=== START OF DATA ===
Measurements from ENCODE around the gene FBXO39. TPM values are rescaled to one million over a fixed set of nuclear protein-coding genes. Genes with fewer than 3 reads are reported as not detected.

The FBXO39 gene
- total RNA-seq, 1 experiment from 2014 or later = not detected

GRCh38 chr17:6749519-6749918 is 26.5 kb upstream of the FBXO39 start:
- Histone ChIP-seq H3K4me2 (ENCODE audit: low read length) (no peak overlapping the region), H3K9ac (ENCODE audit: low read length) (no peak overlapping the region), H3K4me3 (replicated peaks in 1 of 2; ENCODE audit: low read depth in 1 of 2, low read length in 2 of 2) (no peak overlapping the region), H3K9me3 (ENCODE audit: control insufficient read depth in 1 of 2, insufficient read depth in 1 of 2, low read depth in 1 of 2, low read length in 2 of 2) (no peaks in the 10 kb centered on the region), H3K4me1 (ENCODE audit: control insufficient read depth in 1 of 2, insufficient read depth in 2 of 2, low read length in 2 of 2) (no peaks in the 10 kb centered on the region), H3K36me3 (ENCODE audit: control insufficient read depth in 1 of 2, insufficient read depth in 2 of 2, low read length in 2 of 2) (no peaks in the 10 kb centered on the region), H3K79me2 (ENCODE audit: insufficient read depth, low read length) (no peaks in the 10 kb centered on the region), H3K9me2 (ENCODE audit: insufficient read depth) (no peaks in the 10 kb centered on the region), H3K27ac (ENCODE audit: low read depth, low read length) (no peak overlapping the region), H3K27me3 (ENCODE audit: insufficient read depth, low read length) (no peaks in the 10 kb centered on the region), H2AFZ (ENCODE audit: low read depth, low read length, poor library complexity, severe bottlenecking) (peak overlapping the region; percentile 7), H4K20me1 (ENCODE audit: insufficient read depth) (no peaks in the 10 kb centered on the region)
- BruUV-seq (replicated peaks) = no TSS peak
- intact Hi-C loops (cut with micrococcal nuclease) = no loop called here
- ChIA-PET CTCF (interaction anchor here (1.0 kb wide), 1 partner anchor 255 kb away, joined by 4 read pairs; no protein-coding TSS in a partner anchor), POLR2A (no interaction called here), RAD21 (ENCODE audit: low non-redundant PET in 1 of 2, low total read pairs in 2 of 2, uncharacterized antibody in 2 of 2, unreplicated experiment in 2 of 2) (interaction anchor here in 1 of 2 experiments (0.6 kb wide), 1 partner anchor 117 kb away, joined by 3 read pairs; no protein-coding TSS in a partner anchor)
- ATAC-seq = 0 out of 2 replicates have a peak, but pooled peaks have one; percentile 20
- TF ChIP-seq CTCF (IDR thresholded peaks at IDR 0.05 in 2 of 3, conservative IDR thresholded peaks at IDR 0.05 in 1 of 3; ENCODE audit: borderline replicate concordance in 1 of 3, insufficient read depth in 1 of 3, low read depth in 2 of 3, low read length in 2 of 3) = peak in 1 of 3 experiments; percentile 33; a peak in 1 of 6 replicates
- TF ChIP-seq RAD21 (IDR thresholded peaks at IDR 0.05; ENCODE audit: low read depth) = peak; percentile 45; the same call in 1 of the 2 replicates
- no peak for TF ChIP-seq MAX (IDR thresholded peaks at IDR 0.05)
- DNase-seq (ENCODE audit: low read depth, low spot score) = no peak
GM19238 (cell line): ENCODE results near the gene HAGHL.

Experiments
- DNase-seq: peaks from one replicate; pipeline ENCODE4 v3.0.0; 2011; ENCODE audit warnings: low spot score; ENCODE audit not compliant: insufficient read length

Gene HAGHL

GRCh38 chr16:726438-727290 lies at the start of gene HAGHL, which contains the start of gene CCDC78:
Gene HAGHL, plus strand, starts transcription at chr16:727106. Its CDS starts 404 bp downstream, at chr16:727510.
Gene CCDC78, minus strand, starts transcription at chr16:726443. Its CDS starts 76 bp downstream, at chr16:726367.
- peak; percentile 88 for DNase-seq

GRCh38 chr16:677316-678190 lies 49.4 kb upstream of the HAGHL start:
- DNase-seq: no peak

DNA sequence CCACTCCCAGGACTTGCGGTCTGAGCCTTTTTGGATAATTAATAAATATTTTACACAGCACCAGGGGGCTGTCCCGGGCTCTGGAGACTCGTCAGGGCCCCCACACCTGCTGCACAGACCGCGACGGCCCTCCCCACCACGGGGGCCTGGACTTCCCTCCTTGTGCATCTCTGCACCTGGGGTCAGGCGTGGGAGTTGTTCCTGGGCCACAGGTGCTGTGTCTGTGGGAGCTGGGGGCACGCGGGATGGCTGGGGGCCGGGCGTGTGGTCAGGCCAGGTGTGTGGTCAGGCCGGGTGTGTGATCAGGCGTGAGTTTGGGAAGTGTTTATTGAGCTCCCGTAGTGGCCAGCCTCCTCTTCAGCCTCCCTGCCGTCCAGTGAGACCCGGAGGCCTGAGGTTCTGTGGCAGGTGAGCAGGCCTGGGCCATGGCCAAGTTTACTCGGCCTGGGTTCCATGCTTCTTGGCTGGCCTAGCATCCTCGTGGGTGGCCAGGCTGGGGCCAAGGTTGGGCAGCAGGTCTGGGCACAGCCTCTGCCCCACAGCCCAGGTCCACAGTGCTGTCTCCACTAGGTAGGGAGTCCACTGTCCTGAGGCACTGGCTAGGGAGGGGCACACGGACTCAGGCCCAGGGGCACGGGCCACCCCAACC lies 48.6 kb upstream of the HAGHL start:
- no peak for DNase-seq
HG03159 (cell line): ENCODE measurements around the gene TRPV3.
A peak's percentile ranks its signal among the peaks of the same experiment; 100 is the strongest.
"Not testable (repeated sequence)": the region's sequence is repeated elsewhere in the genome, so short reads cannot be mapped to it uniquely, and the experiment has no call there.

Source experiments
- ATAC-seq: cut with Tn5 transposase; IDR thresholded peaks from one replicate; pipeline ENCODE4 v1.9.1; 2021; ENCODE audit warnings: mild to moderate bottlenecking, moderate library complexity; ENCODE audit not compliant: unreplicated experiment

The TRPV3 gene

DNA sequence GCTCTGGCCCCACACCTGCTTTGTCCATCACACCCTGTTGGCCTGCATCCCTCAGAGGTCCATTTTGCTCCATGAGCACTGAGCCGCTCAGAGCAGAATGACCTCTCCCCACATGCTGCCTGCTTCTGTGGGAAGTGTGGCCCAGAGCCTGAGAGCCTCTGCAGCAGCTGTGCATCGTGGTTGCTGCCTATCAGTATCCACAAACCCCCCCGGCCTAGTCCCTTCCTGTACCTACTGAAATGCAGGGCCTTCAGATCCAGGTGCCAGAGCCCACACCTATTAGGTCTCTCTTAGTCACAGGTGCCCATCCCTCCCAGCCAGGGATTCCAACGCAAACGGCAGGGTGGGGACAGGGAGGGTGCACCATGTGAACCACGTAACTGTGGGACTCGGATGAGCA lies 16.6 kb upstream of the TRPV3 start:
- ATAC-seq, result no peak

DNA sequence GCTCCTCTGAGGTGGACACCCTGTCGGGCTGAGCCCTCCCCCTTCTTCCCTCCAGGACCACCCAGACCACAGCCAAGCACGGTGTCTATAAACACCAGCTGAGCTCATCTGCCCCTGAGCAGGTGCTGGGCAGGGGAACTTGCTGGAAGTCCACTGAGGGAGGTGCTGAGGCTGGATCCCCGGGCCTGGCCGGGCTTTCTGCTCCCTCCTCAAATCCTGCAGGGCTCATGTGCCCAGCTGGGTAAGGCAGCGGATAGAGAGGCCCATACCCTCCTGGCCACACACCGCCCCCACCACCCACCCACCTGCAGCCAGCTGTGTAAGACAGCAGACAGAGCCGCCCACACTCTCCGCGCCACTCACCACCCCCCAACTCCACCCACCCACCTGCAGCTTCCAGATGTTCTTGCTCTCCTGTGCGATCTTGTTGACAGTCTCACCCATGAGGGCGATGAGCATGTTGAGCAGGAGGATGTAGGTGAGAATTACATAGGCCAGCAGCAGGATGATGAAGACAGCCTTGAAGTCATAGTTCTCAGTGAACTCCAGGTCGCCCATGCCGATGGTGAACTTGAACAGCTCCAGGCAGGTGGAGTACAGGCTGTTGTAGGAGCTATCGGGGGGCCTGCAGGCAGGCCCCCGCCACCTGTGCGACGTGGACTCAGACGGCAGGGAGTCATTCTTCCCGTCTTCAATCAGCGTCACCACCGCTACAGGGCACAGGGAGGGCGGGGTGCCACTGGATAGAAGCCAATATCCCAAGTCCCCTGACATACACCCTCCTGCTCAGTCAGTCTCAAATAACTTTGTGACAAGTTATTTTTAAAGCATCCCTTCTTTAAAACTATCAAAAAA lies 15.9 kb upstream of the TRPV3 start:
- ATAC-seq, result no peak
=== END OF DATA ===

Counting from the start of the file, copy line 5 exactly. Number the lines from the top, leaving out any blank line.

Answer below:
- Histone ChIP-seq H3K4me2 (ENCODE audit: low read length) (no peak overlapping the region), H3K9ac (ENCODE audit: low read length) (no peak overlapping the region), H3K4me3 (replicated peaks in 1 of 2; ENCODE audit: low read depth in 1 of 2, low read length in 2 of 2) (no peak overlapping the region), H3K9me3 (ENCODE audit: control insufficient read depth in 1 of 2, insufficient read depth in 1 of 2, low read depth in 1 of 2, low read length in 2 of 2) (no peaks in the 10 kb centered on the region), H3K4me1 (ENCODE audit: control insufficient read depth in 1 of 2, insufficient read depth in 2 of 2, low read length in 2 of 2) (no peaks in the 10 kb centered on the region), H3K36me3 (ENCODE audit: control insufficient read depth in 1 of 2, insufficient read depth in 2 of 2, low read length in 2 of 2) (no peaks in the 10 kb centered on the region), H3K79me2 (ENCODE audit: insufficient read depth, low read length) (no peaks in the 10 kb centered on the region), H3K9me2 (ENCODE audit: insufficient read depth) (no peaks in the 10 kb centered on the region), H3K27ac (ENCODE audit: low read depth, low read length) (no peak overlapping the region), H3K27me3 (ENCODE audit: insufficient read depth, low read length) (no peaks in the 10 kb centered on the region), H2AFZ (ENCODE audit: low read depth, low read length, poor library complexity, severe bottlenecking) (peak overlapping the region; percentile 7), H4K20me1 (ENCODE audit: insufficient read depth) (no peaks in the 10 kb centered on the region)